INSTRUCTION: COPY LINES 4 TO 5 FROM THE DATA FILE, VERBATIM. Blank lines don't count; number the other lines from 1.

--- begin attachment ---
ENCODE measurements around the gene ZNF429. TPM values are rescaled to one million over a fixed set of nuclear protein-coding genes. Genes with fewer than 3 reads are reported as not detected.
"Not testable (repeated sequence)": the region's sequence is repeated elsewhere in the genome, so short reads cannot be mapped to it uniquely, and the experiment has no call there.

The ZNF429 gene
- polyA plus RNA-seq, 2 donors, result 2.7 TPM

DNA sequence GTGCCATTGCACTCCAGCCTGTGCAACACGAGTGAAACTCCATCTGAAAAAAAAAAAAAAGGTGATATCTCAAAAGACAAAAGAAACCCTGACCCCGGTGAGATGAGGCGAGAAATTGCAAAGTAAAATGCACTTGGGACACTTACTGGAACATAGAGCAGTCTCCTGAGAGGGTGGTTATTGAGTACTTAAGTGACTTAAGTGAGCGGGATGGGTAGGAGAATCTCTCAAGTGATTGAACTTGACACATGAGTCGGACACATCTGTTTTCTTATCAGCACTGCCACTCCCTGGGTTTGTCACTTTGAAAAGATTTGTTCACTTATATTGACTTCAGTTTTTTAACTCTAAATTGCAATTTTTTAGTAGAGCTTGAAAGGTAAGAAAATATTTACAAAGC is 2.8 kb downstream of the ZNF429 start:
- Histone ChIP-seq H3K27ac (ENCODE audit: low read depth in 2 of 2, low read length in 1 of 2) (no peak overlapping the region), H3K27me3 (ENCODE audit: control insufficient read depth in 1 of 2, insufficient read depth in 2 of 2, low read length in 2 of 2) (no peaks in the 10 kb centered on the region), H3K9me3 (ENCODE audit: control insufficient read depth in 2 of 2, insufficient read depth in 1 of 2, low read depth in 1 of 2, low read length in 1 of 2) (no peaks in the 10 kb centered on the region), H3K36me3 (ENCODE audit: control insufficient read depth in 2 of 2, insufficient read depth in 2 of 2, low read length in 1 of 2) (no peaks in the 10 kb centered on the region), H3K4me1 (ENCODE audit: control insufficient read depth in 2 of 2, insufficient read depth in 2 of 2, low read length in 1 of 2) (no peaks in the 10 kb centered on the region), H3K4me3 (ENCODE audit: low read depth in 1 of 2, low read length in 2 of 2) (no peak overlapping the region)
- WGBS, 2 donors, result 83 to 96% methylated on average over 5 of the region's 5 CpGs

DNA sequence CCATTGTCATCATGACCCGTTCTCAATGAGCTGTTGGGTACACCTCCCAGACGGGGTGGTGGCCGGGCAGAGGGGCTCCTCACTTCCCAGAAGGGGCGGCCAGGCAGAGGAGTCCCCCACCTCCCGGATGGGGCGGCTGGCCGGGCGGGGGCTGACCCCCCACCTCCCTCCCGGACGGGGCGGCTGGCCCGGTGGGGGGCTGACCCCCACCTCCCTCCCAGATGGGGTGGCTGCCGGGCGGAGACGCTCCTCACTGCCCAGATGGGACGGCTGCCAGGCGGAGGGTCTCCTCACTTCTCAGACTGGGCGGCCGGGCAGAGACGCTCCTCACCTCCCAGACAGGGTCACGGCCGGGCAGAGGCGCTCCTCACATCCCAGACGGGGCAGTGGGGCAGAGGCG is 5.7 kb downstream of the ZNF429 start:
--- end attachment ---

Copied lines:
- polyA plus RNA-seq, 2 donors, result 2.7 TPM

DNA sequence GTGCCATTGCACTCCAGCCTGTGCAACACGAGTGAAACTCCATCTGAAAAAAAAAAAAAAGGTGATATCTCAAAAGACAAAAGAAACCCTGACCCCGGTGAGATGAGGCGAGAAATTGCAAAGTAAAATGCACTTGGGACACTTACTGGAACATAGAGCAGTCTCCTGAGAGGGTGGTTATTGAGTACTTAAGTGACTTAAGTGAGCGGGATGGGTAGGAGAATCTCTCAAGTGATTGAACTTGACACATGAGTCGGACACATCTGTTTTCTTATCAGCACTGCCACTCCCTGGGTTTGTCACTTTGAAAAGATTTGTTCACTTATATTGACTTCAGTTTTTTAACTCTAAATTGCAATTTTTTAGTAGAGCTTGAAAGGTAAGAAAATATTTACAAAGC is 2.8 kb downstream of the ZNF429 start: